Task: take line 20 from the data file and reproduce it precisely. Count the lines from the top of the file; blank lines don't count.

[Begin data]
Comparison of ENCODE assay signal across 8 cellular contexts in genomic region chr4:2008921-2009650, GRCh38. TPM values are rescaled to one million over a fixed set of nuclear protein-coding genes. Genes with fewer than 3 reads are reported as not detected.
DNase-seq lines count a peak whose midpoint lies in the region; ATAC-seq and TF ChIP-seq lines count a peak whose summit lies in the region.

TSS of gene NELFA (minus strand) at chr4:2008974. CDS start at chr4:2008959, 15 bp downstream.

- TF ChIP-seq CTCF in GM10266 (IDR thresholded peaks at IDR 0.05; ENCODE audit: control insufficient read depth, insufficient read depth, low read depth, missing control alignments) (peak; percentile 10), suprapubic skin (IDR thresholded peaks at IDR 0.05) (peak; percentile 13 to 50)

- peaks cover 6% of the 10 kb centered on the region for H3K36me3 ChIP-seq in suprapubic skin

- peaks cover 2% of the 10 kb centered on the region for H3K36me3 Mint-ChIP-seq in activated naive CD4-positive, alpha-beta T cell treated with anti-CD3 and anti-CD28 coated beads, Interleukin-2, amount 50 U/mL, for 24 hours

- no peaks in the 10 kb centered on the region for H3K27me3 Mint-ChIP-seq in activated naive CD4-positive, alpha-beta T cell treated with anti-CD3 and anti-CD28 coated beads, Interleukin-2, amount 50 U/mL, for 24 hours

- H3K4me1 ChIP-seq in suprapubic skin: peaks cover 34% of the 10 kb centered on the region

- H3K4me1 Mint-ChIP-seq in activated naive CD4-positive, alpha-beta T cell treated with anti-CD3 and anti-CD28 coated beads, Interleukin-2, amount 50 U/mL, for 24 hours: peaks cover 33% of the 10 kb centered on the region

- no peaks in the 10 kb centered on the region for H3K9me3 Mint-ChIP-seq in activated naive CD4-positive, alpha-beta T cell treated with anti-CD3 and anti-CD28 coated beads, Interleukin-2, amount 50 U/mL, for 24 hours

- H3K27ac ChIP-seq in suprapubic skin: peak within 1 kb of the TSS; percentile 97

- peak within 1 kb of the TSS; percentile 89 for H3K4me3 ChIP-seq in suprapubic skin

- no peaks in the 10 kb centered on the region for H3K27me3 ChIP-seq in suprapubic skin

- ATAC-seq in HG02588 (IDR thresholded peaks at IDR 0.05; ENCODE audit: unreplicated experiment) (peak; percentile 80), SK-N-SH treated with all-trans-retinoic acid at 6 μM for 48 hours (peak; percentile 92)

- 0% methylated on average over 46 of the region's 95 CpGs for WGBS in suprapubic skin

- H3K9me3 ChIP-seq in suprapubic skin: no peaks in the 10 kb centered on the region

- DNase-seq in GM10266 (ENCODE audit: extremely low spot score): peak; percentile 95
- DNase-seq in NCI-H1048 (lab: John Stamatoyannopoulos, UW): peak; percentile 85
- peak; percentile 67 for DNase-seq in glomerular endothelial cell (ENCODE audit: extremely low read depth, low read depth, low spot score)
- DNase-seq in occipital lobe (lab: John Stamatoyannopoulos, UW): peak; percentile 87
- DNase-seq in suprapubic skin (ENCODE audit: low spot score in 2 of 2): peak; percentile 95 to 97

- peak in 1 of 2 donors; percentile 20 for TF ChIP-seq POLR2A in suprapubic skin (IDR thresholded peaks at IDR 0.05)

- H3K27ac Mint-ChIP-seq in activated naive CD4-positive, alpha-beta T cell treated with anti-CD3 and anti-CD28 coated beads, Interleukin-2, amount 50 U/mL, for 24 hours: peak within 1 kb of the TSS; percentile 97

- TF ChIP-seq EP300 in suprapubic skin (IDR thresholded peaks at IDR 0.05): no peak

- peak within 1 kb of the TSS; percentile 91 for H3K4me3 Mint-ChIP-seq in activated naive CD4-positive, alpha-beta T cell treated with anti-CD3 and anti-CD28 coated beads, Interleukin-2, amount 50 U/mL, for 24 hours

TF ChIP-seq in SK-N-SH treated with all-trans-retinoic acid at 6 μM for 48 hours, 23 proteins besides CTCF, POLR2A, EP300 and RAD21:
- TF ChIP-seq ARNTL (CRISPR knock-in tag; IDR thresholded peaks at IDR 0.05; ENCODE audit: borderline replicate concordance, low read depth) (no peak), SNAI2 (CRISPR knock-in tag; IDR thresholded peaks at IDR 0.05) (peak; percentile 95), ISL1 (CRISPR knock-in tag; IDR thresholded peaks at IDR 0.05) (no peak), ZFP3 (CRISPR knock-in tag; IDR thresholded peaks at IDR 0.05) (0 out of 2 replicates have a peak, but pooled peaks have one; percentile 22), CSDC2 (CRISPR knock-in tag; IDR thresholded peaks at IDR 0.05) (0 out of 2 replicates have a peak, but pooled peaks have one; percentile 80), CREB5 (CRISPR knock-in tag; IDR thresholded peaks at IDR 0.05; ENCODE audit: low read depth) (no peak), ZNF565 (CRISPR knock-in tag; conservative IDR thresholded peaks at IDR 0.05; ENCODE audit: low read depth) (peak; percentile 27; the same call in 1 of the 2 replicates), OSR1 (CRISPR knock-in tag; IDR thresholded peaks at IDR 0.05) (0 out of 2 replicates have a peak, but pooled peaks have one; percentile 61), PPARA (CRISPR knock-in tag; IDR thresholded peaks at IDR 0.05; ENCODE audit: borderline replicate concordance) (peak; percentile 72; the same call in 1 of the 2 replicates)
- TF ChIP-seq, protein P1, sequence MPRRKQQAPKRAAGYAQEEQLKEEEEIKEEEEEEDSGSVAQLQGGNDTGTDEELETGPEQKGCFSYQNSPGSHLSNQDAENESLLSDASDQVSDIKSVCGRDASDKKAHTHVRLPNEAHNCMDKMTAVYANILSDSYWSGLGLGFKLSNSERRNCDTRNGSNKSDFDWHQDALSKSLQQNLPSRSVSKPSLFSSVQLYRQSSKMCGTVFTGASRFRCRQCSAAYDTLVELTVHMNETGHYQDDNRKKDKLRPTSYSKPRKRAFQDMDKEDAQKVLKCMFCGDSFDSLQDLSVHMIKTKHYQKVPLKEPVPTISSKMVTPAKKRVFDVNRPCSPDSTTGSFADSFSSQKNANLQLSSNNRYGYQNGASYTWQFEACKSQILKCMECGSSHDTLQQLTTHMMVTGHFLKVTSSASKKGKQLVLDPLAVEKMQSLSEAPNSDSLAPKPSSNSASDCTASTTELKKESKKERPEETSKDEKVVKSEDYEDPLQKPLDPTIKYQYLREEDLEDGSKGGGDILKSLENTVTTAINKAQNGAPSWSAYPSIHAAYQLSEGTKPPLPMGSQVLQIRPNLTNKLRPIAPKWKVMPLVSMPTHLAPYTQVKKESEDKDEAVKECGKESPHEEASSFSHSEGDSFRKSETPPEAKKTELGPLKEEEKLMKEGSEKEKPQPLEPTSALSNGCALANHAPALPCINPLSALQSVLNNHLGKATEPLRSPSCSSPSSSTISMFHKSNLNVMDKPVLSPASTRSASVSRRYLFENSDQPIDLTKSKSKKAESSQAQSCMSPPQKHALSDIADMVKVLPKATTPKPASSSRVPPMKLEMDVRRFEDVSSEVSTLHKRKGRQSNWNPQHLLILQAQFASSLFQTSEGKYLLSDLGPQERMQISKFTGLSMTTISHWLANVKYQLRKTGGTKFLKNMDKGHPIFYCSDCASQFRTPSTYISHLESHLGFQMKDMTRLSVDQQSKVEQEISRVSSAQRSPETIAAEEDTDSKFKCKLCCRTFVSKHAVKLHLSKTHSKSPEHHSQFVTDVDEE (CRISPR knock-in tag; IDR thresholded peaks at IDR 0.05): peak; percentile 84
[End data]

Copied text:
- DNase-seq in occipital lobe (lab: John Stamatoyannopoulos, UW): peak; percentile 87